Performance wise, the SPX does generally feel slower than my HP. This is more noticeable when connected via my USB-C dock to connect two external HD monitors along with the laptop screen. In watching the performance, the graphics card and processor appear to cope well but the RAM is right up there at 7GB or more in use most of the time. I am running the 8GB version of the SPX.
Windows as a Mobile versus Windows as a Desktop
So, what is the difference and why is this important for the future of Windows? As we all become more mobile, we all demand a longer working day from our devices. We expect more from it like higher speed Wi-Fi, integrated LTE, brighter screens and so on. Intel has tried over the years to develop lower power processors like those found in the Microsoft Surface Go and now Go 2 but has never managed to break into the ultra-low power usage of ARM processors (the ones your smartphone uses) while maintaining processing speed. The ultimate trade off.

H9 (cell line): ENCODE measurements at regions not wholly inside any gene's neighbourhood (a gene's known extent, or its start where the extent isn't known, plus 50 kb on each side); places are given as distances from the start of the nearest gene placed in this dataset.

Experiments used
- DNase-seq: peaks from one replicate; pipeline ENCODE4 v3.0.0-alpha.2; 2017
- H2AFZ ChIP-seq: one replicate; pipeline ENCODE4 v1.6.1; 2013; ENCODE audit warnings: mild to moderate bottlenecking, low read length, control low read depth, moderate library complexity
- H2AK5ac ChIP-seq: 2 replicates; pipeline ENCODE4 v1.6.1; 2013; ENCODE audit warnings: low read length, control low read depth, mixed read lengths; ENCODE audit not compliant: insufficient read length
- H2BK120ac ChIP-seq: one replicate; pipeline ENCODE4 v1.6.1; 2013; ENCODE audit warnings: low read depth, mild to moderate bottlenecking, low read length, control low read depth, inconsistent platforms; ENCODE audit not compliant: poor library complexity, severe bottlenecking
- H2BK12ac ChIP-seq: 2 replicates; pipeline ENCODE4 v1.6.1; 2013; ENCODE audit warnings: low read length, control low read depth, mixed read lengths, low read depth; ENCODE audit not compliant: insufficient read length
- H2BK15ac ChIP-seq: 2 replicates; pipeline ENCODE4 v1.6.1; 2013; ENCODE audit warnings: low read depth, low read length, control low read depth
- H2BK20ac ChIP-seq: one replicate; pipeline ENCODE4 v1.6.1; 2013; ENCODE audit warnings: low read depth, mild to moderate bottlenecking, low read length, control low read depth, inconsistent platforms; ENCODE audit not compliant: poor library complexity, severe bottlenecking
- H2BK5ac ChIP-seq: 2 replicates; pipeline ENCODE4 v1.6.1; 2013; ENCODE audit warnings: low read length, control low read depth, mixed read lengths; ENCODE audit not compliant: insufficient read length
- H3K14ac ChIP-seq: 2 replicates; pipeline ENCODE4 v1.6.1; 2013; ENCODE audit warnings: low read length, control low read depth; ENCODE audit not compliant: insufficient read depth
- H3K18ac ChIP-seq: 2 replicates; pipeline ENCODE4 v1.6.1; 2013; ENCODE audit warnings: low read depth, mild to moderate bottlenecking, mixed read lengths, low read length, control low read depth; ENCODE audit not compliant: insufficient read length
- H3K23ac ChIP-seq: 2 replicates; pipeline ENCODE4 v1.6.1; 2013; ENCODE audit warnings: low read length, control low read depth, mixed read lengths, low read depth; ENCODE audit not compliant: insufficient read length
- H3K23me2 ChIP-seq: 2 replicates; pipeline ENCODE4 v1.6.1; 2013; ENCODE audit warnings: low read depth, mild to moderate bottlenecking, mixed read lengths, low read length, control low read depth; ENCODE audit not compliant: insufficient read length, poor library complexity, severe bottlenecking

The biggest impediment to the ARM transition is applications. Traditional apps just don’t like it. Running macros in Excel or mounting a file share drive mapping program like Citrix ShareFile that needs to run in the background in a lot of cases simply will not run.
Surface Pro X addresses ARM applications
With Windows RT, Microsoft took the approach to restrict the device to only install apps from the Windows store. This was a deal breaker for many with Chrome and other apps being absent. Fast forward to the SPX and the challenge is still the same; however, a useful workaround is available to get us through the transition this time.